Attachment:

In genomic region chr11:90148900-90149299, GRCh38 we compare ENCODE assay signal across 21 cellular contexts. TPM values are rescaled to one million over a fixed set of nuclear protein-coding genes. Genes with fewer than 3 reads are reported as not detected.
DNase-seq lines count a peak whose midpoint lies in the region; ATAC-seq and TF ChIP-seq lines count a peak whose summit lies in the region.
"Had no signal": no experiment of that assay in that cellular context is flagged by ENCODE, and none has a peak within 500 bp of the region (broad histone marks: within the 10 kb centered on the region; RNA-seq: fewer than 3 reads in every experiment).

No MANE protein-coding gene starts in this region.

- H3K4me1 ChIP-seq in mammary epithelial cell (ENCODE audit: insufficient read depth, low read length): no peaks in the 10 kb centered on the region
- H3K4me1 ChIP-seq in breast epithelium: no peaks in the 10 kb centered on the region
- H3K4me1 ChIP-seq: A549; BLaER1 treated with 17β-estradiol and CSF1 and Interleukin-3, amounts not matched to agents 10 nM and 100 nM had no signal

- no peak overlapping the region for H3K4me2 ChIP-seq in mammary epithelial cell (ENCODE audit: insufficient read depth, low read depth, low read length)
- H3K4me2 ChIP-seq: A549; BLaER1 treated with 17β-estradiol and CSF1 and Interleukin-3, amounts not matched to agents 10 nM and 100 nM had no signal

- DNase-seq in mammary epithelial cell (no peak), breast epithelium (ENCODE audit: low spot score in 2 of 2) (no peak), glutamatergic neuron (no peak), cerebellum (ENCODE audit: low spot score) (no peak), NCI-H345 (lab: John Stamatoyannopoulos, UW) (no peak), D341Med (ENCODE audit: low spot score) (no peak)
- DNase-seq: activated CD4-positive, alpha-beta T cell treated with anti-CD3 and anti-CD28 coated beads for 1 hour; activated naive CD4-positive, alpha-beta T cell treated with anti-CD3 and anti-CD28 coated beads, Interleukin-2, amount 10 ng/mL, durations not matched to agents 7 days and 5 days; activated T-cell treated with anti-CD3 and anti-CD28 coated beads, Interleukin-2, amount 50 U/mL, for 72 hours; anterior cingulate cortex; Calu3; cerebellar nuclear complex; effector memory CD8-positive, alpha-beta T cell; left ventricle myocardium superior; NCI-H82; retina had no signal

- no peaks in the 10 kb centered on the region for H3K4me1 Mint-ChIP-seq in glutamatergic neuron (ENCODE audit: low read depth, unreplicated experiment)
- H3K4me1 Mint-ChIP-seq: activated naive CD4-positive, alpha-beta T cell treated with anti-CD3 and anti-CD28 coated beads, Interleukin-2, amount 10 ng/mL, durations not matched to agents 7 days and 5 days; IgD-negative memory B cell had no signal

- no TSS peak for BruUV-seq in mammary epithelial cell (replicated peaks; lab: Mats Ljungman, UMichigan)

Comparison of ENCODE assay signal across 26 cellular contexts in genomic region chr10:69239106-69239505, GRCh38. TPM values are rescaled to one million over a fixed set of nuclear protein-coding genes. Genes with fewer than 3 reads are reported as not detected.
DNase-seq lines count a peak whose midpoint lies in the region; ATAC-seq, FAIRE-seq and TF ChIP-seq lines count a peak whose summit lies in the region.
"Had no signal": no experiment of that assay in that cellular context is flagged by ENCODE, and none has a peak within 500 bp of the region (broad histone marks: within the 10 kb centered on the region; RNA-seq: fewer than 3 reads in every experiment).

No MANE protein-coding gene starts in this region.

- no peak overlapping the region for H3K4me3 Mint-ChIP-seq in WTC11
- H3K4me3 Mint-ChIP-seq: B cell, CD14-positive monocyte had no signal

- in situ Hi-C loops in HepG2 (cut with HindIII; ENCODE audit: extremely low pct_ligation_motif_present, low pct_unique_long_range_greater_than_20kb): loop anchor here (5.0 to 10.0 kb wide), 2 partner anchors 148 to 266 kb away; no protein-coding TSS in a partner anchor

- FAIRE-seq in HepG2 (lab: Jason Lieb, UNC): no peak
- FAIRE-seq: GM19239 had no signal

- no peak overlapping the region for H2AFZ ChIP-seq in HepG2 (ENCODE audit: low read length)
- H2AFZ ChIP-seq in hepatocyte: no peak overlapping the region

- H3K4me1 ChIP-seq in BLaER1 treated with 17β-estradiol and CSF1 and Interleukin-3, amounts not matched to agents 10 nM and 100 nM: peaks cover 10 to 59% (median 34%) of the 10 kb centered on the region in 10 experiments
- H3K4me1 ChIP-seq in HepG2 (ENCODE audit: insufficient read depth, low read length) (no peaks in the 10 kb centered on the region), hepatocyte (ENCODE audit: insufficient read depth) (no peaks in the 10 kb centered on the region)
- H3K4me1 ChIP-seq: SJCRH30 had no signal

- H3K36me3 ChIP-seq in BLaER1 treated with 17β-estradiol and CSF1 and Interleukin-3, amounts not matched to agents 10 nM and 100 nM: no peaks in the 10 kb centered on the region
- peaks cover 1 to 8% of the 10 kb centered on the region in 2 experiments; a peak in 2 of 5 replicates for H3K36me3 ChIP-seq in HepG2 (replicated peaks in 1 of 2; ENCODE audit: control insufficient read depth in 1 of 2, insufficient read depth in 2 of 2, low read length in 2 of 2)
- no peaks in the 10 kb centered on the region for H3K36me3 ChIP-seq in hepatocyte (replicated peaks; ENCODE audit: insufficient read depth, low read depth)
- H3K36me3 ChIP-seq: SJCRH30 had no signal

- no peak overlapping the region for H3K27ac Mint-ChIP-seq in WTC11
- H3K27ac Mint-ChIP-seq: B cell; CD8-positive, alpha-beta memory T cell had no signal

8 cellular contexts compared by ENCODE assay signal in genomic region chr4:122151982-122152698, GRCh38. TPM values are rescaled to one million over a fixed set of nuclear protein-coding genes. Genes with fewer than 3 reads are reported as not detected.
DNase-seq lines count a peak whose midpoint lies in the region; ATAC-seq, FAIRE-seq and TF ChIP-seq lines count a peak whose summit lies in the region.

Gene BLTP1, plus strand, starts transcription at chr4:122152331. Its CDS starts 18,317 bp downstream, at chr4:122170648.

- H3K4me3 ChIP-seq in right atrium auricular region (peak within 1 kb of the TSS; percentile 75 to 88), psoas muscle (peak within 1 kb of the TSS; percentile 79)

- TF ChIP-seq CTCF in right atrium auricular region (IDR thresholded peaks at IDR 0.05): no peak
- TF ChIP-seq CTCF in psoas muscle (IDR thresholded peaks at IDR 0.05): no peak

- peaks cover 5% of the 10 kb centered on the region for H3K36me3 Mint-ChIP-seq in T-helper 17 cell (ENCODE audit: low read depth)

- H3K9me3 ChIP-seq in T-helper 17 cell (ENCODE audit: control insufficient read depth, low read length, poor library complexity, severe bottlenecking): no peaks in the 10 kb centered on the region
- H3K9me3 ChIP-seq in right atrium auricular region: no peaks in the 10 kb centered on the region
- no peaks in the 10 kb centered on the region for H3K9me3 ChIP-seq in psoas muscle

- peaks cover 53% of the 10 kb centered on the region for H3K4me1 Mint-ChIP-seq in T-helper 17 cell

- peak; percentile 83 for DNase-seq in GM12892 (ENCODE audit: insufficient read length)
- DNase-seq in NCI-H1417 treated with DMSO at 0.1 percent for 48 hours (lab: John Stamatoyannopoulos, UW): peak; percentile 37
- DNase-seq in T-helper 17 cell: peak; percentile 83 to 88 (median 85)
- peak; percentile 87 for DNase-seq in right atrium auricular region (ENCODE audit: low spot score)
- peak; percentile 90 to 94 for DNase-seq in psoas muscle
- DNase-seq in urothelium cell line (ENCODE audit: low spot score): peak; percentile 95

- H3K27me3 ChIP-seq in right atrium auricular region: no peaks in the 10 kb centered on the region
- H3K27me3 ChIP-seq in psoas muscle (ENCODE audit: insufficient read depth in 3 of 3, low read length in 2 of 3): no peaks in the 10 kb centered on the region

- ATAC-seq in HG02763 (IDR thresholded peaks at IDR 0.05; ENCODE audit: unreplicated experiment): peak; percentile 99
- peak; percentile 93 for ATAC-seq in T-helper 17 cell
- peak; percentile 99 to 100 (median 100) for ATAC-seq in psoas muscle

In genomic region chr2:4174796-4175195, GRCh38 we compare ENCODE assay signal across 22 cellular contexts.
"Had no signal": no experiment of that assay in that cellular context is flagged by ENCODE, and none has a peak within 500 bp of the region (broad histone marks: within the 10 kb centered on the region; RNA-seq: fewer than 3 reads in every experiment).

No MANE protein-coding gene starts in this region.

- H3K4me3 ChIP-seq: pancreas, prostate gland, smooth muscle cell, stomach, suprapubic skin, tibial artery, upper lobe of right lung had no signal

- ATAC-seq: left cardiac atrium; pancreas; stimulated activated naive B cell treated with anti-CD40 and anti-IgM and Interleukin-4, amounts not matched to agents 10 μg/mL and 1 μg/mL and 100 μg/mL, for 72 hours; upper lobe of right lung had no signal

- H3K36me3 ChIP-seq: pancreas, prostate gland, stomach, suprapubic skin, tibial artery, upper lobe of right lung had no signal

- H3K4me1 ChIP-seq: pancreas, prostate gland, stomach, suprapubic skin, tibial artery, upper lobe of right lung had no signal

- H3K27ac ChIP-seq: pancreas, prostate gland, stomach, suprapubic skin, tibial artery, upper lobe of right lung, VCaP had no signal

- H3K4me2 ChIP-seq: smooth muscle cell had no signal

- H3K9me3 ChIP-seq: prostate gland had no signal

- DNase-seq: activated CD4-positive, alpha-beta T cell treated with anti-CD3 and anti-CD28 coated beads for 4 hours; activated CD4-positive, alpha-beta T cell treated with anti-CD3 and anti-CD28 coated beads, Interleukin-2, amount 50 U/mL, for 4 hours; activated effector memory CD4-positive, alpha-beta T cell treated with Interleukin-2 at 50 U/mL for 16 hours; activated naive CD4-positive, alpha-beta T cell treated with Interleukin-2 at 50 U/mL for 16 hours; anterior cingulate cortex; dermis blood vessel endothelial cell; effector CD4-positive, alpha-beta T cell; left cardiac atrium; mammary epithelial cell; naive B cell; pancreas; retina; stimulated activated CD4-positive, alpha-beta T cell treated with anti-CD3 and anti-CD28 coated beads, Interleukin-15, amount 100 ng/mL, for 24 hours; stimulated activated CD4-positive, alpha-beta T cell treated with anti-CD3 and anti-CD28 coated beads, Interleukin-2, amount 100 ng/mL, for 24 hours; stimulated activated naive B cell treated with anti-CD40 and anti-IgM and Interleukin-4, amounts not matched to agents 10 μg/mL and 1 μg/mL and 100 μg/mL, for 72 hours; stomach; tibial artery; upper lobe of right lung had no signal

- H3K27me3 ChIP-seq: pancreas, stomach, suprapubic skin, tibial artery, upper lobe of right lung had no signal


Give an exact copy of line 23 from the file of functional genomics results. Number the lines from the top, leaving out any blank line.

- FAIRE-seq: GM19239 had no signal